If Misophonia Were A Seizure

What if Misophonia were a seizure?

misophonia-researchIf Misophonia were another neurological problem…

I sit down for dinner with my family. We’re eating. It’s a calm and nice family function. We haven’t been able to have a lot of them due to my disorder. My neurological disorder makes it hard for me to sit at the kitchen table, to function…

I often clench my eyes when I’m forced to sit in the harsh lighting. My mother looks at me and she tsks. “Jenna, stop being so rude.” Her eyes peer through me. They scream ‘behave’. I don’t know how to get past this. I don’t know if I can.

I nod and swallow a bite of food, the growing sensation of the light getting to me. My vision speckles. I clench my jaw.

My father eyes me, and then he eyes our “guests”. A work friend is over – and he doesn’t want me to make a scene. I clench my eyes further. My palms begin to sweat. I begin jerking violently – and my family, unhappy with the reaction rolls their eyes.

“This again? Seriously?”

I am forced to pick up the pieces alone. When it stops, I am still shaky. But, I am the problem. My reaction, not the environment.

This is what you’re telling a person with Misophonia when you don’t believe them. Every time you question their triggers, their behaviours. When you say they are “overly sensitive” or “faking it”. You are perpetuating an idea that something neurological, real, and part of their body, is not real.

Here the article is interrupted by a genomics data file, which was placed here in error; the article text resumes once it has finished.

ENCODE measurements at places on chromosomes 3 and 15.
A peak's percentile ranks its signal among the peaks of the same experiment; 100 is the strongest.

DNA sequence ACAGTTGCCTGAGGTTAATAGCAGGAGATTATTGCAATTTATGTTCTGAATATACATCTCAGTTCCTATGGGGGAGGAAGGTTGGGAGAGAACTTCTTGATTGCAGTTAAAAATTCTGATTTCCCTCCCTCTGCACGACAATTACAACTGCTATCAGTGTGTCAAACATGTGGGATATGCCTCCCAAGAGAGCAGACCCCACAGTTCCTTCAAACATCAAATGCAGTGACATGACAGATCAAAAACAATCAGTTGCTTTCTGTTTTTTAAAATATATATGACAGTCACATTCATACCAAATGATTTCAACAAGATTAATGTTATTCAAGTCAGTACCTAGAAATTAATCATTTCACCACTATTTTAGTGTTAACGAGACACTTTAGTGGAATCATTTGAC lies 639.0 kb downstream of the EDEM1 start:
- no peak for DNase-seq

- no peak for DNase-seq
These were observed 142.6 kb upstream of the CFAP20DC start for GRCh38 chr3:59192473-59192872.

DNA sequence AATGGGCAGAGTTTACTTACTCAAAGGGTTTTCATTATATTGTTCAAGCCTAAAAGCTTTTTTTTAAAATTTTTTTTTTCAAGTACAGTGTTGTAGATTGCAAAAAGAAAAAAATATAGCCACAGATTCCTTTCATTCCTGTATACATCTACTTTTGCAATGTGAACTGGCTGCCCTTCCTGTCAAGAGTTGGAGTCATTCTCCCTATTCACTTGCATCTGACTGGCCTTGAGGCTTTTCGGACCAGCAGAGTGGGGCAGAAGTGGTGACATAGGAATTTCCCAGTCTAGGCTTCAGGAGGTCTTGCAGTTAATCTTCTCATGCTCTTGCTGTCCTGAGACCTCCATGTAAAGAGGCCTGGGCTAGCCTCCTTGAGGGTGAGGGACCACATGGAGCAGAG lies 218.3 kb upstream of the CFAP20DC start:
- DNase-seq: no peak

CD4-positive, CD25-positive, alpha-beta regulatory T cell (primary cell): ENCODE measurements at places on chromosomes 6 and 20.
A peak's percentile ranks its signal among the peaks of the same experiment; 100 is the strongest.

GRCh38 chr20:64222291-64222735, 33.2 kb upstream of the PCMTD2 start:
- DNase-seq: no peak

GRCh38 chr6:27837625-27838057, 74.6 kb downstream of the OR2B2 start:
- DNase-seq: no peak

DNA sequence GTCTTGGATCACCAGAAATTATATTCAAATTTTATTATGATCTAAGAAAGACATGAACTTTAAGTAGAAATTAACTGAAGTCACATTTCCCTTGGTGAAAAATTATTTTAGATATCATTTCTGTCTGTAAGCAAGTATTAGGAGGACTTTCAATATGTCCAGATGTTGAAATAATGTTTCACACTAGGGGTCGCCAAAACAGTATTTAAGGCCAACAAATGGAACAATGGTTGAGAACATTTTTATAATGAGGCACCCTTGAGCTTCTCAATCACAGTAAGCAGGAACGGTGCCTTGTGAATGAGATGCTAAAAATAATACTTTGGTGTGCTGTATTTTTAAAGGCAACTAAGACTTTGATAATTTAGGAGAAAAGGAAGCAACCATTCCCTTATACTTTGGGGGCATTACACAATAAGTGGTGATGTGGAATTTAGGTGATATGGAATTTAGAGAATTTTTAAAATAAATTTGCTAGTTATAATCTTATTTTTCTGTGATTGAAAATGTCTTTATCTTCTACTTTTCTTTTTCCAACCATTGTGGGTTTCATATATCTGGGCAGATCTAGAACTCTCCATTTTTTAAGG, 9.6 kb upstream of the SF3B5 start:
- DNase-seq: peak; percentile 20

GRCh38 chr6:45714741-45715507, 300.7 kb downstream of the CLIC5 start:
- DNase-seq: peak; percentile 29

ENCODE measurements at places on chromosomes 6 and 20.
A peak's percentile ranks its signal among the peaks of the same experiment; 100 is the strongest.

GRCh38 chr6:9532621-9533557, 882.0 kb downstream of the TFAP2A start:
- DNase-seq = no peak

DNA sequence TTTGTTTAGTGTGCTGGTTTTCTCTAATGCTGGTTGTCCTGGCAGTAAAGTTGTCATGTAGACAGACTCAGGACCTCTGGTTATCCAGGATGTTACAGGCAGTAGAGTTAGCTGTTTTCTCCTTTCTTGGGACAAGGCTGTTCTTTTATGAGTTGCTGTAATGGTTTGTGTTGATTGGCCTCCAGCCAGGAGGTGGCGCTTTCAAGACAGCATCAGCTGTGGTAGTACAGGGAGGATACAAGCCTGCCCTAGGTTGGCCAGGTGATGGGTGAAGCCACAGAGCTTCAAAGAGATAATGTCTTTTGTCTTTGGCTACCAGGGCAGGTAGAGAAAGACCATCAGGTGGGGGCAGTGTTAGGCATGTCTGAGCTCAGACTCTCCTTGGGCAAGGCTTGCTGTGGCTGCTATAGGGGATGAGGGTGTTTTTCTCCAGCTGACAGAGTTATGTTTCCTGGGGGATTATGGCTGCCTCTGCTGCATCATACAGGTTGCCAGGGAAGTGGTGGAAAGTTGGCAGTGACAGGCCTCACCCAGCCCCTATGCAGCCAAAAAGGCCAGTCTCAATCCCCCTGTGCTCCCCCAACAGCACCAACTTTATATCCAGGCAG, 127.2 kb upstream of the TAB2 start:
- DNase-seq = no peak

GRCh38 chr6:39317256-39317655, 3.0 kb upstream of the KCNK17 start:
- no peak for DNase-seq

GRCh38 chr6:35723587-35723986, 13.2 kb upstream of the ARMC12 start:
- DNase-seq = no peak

Why would anybody want to fake something so life-altering?

Shaylynn H.
Shaylynn Hayes is a 23 year old writer, graphic/webdesigner, and
student in Political Science. Alongside Dr. Jennifer Brout, Shaylynn runs the News site Misophonia International. The site focuses on Research, Coping, and Awareness for the disorder. Shaylynn has also been actively involved in the web management and development of Dr. Brout’s research page, Misophonia-Research.com. What used to be a life-ruining disorder has become an interesting and defining adventure that has proven that the things that are “ruining our life” may very well be creating a new, interesting life in the place of the old. Shaylynn is the Editor-In-Chief of Misophonia International, and also writes for HuffPost, The Mighty, and Thought Catalog.

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